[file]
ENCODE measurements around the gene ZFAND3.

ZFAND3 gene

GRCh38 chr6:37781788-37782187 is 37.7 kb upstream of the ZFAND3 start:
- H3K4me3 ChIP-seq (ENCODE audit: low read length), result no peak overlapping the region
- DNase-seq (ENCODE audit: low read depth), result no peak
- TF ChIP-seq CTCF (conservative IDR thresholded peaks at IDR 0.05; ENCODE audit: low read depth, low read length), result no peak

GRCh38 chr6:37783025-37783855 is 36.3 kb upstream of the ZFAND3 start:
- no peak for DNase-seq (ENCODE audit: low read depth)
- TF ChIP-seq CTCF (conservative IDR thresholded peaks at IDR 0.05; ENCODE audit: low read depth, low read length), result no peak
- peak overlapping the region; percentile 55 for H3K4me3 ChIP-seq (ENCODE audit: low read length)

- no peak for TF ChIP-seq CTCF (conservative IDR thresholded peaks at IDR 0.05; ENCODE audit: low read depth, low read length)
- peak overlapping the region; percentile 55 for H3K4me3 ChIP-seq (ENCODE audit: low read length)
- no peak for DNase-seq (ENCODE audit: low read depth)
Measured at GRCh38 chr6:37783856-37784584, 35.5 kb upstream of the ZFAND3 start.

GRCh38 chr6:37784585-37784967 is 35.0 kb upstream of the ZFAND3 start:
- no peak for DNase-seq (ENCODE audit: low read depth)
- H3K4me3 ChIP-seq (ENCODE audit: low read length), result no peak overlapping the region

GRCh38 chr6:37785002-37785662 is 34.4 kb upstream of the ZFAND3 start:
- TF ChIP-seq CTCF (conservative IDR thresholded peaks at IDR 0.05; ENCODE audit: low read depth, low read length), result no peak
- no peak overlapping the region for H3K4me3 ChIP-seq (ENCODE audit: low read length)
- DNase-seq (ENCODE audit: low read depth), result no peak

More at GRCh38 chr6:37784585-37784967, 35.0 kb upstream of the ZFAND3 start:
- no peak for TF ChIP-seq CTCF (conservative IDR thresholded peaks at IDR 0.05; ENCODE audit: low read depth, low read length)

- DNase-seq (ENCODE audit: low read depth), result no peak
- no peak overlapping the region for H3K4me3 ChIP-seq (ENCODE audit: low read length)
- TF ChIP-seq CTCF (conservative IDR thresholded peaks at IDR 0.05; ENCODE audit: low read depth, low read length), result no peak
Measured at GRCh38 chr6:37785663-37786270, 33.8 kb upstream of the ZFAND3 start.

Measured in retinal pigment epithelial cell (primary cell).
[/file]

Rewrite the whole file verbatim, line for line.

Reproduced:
ENCODE measurements around the gene ZFAND3.

ZFAND3 gene

GRCh38 chr6:37781788-37782187 is 37.7 kb upstream of the ZFAND3 start:
- H3K4me3 ChIP-seq (ENCODE audit: low read length), result no peak overlapping the region
- DNase-seq (ENCODE audit: low read depth), result no peak
- TF ChIP-seq CTCF (conservative IDR thresholded peaks at IDR 0.05; ENCODE audit: low read depth, low read length), result no peak

GRCh38 chr6:37783025-37783855 is 36.3 kb upstream of the ZFAND3 start:
- no peak for DNase-seq (ENCODE audit: low read depth)
- TF ChIP-seq CTCF (conservative IDR thresholded peaks at IDR 0.05; ENCODE audit: low read depth, low read length), result no peak
- peak overlapping the region; percentile 55 for H3K4me3 ChIP-seq (ENCODE audit: low read length)

- no peak for TF ChIP-seq CTCF (conservative IDR thresholded peaks at IDR 0.05; ENCODE audit: low read depth, low read length)
- peak overlapping the region; percentile 55 for H3K4me3 ChIP-seq (ENCODE audit: low read length)
- no peak for DNase-seq (ENCODE audit: low read depth)
Measured at GRCh38 chr6:37783856-37784584, 35.5 kb upstream of the ZFAND3 start.

GRCh38 chr6:37784585-37784967 is 35.0 kb upstream of the ZFAND3 start:
- no peak for DNase-seq (ENCODE audit: low read depth)
- H3K4me3 ChIP-seq (ENCODE audit: low read length), result no peak overlapping the region

GRCh38 chr6:37785002-37785662 is 34.4 kb upstream of the ZFAND3 start:
- TF ChIP-seq CTCF (conservative IDR thresholded peaks at IDR 0.05; ENCODE audit: low read depth, low read length), result no peak
- no peak overlapping the region for H3K4me3 ChIP-seq (ENCODE audit: low read length)
- DNase-seq (ENCODE audit: low read depth), result no peak

More at GRCh38 chr6:37784585-37784967, 35.0 kb upstream of the ZFAND3 start:
- no peak for TF ChIP-seq CTCF (conservative IDR thresholded peaks at IDR 0.05; ENCODE audit: low read depth, low read length)

- DNase-seq (ENCODE audit: low read depth), result no peak
- no peak overlapping the region for H3K4me3 ChIP-seq (ENCODE audit: low read length)
- TF ChIP-seq CTCF (conservative IDR thresholded peaks at IDR 0.05; ENCODE audit: low read depth, low read length), result no peak
Measured at GRCh38 chr6:37785663-37786270, 33.8 kb upstream of the ZFAND3 start.

Measured in retinal pigment epithelial cell (primary cell).